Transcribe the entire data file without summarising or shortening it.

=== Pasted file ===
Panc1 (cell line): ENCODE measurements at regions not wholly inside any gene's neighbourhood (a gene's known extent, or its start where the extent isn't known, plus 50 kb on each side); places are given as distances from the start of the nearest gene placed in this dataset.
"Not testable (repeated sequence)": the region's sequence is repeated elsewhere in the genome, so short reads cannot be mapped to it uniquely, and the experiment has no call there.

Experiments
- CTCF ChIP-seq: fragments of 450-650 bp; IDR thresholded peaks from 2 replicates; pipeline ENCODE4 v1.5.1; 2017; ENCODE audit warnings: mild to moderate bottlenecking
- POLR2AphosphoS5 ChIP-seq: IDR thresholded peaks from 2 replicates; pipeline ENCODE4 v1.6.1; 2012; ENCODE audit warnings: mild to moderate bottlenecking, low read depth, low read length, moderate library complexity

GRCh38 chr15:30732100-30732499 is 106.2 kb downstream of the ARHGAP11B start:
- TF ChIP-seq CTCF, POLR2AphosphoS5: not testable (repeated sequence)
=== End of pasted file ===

Panc1 (cell line): ENCODE measurements at regions not wholly inside any gene's neighbourhood (a gene's known extent, or its start where the extent isn't known, plus 50 kb on each side); places are given as distances from the start of the nearest gene placed in this dataset.
"Not testable (repeated sequence)": the region's sequence is repeated elsewhere in the genome, so short reads cannot be mapped to it uniquely, and the experiment has no call there.

Experiments
- CTCF ChIP-seq: fragments of 450-650 bp; IDR thresholded peaks from 2 replicates; pipeline ENCODE4 v1.5.1; 2017; ENCODE audit warnings: mild to moderate bottlenecking
- POLR2AphosphoS5 ChIP-seq: IDR thresholded peaks from 2 replicates; pipeline ENCODE4 v1.6.1; 2012; ENCODE audit warnings: mild to moderate bottlenecking, low read depth, low read length, moderate library complexity

GRCh38 chr15:30732100-30732499 is 106.2 kb downstream of the ARHGAP11B start:
- TF ChIP-seq CTCF, POLR2AphosphoS5: not testable (repeated sequence)